As shown in FIG. 5, storage unit DMR includes a word counter WCA, an address register MEA and an address comparator COI all having inputs connected to bus IB; counter WCA has an output tied to bus OB while register MEA works into the same bus as well as into another input of comparator COI. Microprogrammer DMAT is seen to include a second program sequencer PRS2, an associated read-only memory ROM2 and a timing unit SCT, the latter working into sequencer PRS2 and into the monitoring unit SUA of FIG. 4. Further inputs of sequencer PRS2 are connected to outputs of components DPC, ROM1, WCA and COI. Memory ROM2 has output leads extending to register OUR and signal generator GES as indicated by their labels our and ges.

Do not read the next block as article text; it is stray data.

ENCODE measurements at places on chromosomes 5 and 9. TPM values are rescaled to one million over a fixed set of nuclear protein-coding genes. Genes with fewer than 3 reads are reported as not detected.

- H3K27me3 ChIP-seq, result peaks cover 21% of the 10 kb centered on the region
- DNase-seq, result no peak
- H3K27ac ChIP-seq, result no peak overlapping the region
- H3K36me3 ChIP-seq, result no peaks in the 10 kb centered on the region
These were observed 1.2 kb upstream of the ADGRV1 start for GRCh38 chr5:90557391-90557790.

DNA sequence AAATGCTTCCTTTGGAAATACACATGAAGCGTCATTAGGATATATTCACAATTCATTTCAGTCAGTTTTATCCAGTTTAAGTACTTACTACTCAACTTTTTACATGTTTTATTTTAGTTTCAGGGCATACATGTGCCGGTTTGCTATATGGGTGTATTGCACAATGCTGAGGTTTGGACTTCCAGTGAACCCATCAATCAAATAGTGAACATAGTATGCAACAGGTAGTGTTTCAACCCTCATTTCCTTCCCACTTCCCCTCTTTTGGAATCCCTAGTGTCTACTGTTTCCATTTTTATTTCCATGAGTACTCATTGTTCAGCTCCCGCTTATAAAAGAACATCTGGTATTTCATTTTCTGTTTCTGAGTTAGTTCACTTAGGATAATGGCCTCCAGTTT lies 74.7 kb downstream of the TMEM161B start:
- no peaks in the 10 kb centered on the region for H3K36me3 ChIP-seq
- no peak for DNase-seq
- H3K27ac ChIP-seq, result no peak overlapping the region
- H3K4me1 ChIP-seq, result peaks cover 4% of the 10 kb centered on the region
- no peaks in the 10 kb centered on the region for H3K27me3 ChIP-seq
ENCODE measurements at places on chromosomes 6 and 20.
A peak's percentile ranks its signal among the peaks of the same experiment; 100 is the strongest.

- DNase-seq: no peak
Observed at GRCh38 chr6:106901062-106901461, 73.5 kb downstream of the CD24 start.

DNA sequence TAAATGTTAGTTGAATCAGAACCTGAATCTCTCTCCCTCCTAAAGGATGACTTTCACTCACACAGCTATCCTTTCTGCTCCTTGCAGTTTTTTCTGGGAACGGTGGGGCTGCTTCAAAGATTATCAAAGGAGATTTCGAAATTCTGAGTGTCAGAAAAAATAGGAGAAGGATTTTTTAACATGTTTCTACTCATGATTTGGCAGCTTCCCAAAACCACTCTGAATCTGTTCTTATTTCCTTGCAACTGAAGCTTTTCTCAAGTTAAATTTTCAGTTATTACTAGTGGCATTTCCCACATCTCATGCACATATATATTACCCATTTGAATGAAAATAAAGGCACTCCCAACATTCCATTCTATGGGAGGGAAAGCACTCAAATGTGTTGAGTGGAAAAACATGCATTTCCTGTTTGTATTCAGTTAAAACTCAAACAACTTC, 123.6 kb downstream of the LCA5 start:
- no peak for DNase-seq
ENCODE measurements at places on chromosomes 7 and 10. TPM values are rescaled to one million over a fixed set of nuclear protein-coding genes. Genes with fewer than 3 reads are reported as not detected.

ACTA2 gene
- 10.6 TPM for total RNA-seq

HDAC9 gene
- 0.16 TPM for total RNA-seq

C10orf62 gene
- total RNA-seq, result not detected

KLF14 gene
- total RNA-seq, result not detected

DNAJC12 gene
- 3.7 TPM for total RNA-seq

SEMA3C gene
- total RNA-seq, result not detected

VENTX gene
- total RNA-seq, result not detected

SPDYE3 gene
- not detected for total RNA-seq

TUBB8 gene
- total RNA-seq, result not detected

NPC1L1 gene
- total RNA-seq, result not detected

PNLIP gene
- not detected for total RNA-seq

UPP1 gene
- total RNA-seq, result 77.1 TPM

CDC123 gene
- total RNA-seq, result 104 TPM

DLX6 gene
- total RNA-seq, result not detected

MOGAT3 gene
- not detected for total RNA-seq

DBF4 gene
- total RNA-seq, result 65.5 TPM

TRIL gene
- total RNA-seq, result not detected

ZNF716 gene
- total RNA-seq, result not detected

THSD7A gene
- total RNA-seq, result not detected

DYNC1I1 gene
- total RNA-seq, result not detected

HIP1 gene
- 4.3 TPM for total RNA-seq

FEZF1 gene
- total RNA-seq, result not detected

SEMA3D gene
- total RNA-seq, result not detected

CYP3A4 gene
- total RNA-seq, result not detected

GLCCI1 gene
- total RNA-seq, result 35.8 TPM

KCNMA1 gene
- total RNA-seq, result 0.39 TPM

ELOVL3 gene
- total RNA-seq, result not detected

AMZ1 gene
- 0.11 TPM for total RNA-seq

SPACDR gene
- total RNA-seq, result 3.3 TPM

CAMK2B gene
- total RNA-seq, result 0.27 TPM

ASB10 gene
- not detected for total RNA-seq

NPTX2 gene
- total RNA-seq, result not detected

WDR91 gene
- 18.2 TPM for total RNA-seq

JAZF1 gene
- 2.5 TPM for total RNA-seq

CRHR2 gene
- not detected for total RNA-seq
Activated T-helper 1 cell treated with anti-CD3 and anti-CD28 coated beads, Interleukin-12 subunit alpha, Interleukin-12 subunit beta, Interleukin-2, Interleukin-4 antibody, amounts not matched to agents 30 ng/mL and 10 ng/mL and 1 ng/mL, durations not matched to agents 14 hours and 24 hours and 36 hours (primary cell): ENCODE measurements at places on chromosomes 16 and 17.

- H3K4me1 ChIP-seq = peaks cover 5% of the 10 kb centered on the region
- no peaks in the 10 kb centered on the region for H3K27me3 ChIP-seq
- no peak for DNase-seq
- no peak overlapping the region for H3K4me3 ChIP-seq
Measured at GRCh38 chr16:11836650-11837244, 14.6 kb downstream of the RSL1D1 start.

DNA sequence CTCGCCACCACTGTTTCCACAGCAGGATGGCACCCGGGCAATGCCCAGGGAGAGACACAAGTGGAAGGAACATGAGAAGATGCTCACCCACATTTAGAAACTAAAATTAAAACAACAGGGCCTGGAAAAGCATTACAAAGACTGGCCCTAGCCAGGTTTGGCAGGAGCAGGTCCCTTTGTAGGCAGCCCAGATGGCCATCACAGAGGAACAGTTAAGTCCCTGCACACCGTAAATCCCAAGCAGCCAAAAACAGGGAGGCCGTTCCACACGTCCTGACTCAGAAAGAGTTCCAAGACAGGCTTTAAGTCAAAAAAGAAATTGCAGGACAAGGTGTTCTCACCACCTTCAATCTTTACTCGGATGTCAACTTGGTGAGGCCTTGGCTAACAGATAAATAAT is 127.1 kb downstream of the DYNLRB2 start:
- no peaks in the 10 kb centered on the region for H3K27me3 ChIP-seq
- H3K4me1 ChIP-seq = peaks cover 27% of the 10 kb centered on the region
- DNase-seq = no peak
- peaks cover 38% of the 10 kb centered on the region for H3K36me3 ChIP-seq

When the interface INT of FIG. 2 is part of the master processor, assumed to be the one designated ELA in FIG. 1, the procedure for updating the mass memory DISB of the slave processor ELB is initiated by the emission of a message from unit CPUA which is detected by the enabling unit ABR (FIG. 3) and constitutes the header referred to above. This header includes an initial binary configuration which is recognized by decoder DIC and causes the activation of memory ROM1 of microprogrammer DMAC (FIG. 4) by way of a correspondingly labeled output connection from memory ROM0. The next part of the header is another binary configuration which, via decoder DIC and memory ROM0, sets one of several flip-flops of command register REC to send a signal to sequencer PRS1 of component DMAC selecting that part of its stored program which pertains to the type of operation to be performed, namely the disk-to-disk DMA transfer of outgoing data words in the present instance. Memory ROM0, in responding to this binary configuration, also sets a flip-flop in status register RES (FIG. 2) to a position indicating the commencement of such a transfer operation.